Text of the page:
The scariest part of the article in the Los Angeles Times is that transplantation is only a small part of the much larger safety problem. Similar chilling statistics can be applied to almost every other aspect of healthcare. For those interested, either Atul Gawande’s book Complications: A Surgeon's Notes on an Imperfect Science, or Wachter’s and Shojania’s, Internal Bleeding: The Truth Behind America's Terrifying Epidemic of Medical Mistakes will bring the magnitude of this critical issue into focus. The prestigious Institute of Medicine has stated categorically, “Serious and widespread quality problems exist throughout American medicine . . . Between the healthcare we have and the care we could have lies not just a gap, but a chasm.”[4] What is required is a substantive overhaul of the entire healthcare system. Rectifying the transplantation safety shortfall should become a reigning paradigm. Every contributor to patient care has to practice as well as inhabit a holistic “Culture of Safety.”

Graduate Medical Education has begun to ensure the next generation of physicians becomes the dynamic for necessary culture change. Two of their six competencies established for physicians-in-training are Performance Improvement (establishing individual, measurable quality habits) and Systems-Based Practice (ensuring that the systems of care have built in redundancies for the sake of safety). Simulation-based training using real emergencies is on the rise and may provide a structured environment in which teamwork and safety are prioritized.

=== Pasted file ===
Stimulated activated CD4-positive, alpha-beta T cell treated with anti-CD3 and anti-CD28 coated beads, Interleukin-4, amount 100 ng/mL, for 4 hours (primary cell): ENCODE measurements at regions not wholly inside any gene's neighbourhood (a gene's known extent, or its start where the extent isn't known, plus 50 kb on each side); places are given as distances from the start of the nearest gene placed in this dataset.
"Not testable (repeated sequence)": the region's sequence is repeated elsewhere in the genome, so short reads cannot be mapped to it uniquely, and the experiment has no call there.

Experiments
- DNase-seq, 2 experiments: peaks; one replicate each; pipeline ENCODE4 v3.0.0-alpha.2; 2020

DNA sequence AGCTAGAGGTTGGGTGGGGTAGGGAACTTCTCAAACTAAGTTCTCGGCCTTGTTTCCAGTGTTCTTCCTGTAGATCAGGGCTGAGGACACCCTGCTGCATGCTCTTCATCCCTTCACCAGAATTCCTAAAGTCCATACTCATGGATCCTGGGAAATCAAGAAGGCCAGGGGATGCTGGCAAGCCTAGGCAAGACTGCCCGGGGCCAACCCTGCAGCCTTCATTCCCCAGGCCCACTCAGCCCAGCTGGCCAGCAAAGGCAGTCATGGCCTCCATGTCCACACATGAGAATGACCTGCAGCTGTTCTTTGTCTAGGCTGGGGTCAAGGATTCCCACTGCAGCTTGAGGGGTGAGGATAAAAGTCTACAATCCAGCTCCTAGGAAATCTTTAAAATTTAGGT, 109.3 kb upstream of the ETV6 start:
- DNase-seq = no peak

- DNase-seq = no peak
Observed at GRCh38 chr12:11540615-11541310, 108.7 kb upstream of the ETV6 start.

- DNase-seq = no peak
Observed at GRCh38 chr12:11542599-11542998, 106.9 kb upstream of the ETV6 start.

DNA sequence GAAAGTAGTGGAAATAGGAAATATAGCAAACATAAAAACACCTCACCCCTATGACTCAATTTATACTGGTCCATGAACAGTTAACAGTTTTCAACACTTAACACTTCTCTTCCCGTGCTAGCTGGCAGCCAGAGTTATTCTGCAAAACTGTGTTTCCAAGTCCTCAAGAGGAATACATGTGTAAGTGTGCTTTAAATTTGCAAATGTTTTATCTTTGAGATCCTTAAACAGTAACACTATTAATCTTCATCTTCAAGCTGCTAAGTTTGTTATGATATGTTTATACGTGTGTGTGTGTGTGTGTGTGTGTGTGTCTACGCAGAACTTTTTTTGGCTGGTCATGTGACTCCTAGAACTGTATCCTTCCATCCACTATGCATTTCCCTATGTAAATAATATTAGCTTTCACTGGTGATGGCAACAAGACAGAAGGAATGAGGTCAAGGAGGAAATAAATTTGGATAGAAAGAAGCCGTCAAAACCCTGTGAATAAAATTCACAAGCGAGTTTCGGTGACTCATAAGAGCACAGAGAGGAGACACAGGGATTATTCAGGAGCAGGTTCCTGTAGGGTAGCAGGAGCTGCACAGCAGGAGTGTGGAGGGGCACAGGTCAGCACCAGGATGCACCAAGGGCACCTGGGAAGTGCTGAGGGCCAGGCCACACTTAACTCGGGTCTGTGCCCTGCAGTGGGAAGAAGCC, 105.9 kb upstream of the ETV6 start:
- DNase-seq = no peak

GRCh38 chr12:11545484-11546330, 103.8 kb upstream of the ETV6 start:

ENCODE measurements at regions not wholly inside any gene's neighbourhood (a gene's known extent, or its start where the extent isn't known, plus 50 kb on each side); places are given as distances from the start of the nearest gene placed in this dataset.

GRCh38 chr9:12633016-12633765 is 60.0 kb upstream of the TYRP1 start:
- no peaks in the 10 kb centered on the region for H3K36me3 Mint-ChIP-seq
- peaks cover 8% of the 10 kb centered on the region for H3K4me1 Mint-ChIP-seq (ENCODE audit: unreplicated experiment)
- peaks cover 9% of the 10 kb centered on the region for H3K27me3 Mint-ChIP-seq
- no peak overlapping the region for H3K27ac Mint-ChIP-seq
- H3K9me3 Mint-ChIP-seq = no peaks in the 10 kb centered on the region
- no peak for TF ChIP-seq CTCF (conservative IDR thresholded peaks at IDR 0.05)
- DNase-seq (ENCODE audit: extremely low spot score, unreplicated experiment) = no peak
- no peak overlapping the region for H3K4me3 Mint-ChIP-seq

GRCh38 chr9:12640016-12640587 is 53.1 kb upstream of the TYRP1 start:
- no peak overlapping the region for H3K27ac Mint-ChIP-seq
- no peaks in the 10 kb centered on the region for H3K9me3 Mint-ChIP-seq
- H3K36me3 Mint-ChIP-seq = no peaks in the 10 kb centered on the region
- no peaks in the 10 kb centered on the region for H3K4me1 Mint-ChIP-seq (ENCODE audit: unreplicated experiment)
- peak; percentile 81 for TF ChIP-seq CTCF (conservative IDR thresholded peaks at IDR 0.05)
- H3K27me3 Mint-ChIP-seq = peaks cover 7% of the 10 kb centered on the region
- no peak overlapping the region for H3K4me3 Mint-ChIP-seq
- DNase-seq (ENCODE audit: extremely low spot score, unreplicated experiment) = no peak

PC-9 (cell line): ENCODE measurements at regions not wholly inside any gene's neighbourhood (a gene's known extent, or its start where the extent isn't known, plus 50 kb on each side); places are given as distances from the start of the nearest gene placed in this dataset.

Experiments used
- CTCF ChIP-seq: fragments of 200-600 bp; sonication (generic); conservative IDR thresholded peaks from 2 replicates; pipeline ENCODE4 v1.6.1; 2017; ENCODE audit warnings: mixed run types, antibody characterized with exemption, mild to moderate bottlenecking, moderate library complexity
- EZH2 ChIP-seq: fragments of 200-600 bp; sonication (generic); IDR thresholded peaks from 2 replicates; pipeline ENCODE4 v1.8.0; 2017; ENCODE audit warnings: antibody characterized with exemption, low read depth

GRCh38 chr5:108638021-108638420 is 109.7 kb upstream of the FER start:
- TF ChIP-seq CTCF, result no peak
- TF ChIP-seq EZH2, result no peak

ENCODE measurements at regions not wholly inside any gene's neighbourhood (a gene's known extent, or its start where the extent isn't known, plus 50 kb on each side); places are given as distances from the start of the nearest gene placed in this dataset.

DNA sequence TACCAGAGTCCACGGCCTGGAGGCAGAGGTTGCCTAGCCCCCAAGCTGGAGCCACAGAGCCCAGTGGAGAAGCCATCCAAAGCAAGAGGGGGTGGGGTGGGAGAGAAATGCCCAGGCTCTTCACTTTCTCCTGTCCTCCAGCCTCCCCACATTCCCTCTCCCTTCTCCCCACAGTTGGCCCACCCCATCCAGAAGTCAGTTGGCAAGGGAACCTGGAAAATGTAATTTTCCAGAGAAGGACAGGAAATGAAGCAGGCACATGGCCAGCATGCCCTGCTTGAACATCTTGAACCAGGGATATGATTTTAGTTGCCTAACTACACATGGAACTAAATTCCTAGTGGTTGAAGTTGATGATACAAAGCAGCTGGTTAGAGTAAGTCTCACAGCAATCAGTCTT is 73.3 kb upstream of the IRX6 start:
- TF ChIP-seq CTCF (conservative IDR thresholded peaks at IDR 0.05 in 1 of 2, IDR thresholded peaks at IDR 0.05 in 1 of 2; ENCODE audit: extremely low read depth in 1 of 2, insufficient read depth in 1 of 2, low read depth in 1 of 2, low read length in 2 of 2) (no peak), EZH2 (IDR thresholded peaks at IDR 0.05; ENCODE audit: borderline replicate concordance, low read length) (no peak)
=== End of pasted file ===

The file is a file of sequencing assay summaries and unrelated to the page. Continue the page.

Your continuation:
The entire system and all its component parts have to listen to Leapfrog and a host of other organizations. They are on target in their admirable goals and not just talking in an effort to protect their member businesses’ bottom lines. Many lives are at stake and healthcare workers have to emulate the airline industry. Pilots have been making safety job number one (they have been leaders in simulation), and their outcomes have been no less than remarkable. Healthcare workers need to jump on that learning curve immediately, not only with transplantation, but with everything that they practice, from the simplicity of regularly washing their hands to decrease infections to the complexity of transplantation surgery. Their patients deserve nothing less.



[1] Walter G. Maurer and Christopher J. Hebert, “Quality Measurement: Who is Measuring Outcomes and What are Patients Being Told?” Cleveland Clinic Journal of Medicine 73 (March 2006): S30-S35.

[2] Ibid.

[3] Tracy Weber and Charles Ornstein, “20% of U.S. Transplant Centers Are Found to Be Substandard,” Los Angeles Times, June 29, 2006,,0,2730832.story?coll

[4] Committee on Quality of Health Care in America, Institute of Medicine, Crossing the Quality Chasm: A New Health System for the 21st Century (Washington, DC: National Academies Press, 2001).